Shanghai pop-up store turns a profit on Ancient Egyptian art
By Zhang Shixuan
Some of the more valuable things around these days are things you can't touch - the intellectual property (IP) of music or cinema, or the art of ancient Egypt. The British Museum has one of the largest collections of ancient art outside of Egypt, and one company in Shanghai that has bought the collection's China rights opened a pop-up store over the weekend.
Mention ancient Egypt and the word that first comes to most people's minds is mysterious. Yet much of its culture is on regular display in one of the world's most famous museums, the British Museum in London, owner of the well-known Gayer-Anderson Cat, with its mysterious staring eyes. But it's this collection of six cute little characters from Egyptian mythology that has caught on in China.
"I like museum culture, and Egyptian culture very much. I've been to the British Museum and even hired a guide to learn more there. The Egyptian exhibits there were very sacred. But the collections here are very cute. I spent more than 1,000 yuan on a lot of cups, and bookmarks. They are not expensive," a consumer named Liu Shasha told CGTN.
Located in the Shanghai Shimao Festival City on the Nanjing Road Pedestrian Mall, the store welcomed some 6,500 visitors over the weekend.
Actually, the characters from the ancient Egypt collections at the British Museum are not new to the market. The only rights holder for British Museum IP in Chin-Alfilo Brands-released the designs two years ago. And it was their popularity that inspired the company to open a new pop-up store here in Shanghai.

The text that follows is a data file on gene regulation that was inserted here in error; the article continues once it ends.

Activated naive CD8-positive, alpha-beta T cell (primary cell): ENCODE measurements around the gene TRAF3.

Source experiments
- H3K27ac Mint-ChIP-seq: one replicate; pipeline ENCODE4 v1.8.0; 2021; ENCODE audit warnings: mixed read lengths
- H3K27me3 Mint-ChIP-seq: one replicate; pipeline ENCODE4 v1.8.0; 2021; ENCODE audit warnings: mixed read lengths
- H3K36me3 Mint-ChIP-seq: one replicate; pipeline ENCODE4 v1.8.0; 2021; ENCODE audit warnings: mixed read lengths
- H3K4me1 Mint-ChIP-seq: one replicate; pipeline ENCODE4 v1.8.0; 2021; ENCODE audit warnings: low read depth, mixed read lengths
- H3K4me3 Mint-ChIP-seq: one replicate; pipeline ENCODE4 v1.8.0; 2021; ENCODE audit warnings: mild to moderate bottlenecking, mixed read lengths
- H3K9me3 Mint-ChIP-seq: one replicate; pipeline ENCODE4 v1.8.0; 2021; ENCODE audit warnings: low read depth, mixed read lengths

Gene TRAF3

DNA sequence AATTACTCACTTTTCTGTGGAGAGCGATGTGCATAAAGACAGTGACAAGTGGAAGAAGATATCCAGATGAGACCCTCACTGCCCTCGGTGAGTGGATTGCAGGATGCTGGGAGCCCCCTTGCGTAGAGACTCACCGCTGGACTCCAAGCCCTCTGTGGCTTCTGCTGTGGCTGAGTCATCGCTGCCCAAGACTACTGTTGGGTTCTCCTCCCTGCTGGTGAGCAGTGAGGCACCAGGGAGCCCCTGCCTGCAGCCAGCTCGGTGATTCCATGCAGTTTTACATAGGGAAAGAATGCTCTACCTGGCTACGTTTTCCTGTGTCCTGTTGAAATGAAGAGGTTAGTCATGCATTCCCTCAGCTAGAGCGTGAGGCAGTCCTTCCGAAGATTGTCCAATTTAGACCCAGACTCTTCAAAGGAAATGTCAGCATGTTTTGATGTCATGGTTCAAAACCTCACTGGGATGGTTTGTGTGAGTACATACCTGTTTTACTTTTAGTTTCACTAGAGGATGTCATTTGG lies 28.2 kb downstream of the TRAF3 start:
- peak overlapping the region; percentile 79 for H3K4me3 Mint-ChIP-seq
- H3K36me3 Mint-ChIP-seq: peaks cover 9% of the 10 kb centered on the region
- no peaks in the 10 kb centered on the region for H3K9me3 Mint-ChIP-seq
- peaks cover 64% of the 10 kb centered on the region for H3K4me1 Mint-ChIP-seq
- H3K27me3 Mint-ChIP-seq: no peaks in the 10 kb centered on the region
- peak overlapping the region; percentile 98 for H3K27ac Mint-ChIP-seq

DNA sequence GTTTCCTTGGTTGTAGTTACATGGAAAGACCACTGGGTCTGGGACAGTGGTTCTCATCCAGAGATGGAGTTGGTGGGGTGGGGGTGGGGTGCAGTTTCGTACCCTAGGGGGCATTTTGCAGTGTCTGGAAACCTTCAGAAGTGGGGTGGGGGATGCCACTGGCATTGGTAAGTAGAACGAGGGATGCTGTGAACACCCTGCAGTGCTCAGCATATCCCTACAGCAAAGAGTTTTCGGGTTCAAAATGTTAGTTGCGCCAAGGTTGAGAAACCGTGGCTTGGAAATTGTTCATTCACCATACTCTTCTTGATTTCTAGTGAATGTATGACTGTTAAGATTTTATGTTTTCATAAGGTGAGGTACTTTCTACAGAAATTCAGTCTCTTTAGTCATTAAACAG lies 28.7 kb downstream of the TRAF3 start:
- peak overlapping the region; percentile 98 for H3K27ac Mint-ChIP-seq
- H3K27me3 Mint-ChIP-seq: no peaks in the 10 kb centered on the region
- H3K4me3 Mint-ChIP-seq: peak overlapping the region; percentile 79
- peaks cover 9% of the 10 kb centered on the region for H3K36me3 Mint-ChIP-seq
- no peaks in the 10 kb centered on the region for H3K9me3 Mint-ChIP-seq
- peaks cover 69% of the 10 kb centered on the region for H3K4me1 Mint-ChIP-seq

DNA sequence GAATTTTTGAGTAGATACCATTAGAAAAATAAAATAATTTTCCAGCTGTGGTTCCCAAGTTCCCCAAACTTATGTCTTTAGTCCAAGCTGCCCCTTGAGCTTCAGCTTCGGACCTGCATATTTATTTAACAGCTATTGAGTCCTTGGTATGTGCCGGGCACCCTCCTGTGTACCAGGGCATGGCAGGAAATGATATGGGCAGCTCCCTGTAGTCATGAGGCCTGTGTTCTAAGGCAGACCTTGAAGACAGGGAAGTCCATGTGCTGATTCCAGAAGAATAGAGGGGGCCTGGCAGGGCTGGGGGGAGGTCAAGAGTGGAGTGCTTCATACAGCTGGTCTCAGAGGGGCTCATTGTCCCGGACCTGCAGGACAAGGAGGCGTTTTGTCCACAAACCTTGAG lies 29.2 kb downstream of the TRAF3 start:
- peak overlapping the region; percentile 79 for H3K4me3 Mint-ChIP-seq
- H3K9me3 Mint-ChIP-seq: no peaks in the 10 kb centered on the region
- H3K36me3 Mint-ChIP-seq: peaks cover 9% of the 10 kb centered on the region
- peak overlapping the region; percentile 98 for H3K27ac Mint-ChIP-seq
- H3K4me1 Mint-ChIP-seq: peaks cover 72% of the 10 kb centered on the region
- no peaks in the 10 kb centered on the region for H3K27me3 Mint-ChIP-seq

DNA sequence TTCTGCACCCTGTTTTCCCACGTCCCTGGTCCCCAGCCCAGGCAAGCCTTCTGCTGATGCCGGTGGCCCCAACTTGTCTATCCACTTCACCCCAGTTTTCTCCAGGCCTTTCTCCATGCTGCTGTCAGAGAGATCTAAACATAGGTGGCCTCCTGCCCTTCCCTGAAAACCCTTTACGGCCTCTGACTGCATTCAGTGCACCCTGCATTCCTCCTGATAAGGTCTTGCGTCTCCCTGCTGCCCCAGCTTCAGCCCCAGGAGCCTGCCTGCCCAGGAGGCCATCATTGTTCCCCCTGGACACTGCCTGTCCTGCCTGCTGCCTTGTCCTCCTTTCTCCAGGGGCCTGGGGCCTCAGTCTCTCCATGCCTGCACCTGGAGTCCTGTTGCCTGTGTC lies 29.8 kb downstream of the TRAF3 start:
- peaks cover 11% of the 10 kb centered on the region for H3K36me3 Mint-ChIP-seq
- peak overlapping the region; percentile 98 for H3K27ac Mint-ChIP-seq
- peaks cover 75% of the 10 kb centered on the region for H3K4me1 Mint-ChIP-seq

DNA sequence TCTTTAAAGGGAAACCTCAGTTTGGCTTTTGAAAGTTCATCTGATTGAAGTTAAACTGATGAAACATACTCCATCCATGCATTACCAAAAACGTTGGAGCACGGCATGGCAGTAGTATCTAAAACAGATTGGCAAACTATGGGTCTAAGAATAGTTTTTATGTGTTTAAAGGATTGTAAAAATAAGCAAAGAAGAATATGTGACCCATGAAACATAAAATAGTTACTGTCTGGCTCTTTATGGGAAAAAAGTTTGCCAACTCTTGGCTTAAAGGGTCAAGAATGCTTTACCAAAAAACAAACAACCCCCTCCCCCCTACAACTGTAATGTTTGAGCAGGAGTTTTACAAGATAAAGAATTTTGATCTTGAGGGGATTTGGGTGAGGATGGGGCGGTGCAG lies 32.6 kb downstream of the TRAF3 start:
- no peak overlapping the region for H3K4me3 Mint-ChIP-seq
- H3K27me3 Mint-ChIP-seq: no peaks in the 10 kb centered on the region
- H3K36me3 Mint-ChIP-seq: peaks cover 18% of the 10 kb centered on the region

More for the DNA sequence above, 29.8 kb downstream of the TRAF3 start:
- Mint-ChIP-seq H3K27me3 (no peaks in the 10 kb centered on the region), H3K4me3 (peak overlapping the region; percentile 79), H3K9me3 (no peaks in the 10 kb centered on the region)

Over the past two years, Alfilo Brands has worked with several consumer goods brands to bring value to its license rights to the British Museum collections. They include local cosmetics brands, Judydoll and Zeesea, as well as the beverage brand Xiao Ming Tong Xue. All signs are that it's working. The crossover marketing has brought a sales revenue of more than one billion yuan to the rights holder.
"Museums have a natural advantage, their rich content of cultural items from around the world. There are a lot of stories about them, and as a result, museums have become somewhat elitist, but actually, that culture doesn't belong only to the 5 or 10 percent of the population. It should be more widely known, and with our new products, we've found more young people have become interested in museum culture," said Frank Qiu, the CEO of Alfilo Brands.
The Shanghai-based company now holds other exclusive China rights to many of the world's renowned art and cultural properties, such as those of Britain's National Gallery, the Victoria and Albert Museum, and the Museum of Fine Arts in Boston. The increasing popularity in China of museum art and objects helped the intellectual property company complete a 16 million U.S. dollar Series A+ funding round led by Sequoia Capital and Netherlands-based investment firm Zephyr Capital. Experts say this model of IP content development should become more important in the future.
"The key to an IP operation is the content provider because what consumers finally pay for is the content they see. I strongly recommend companies create an overall ecosystem for an IP operation. With that, they won't need to rely on third-party providers, and can directly get revenue from consumers," said Paul Cheung, the Consulting Partner of Technology, Media & Telecom Industry of EY Greater China.
Museum IP has become increasingly popular in China. In 2017, Beijing's Palace Museum released more than 10,000 products based on its art collections, bringing in more than 1.5 billion yuan. The Tsinghua University's Institute of Cultural Economy and Tmall released a joint report last August, saying that museums' online shops on Tmall received 1.6 billion visits in 2018 - one and a half times more than the trips people made to brick-and-mortar museums across the country that year.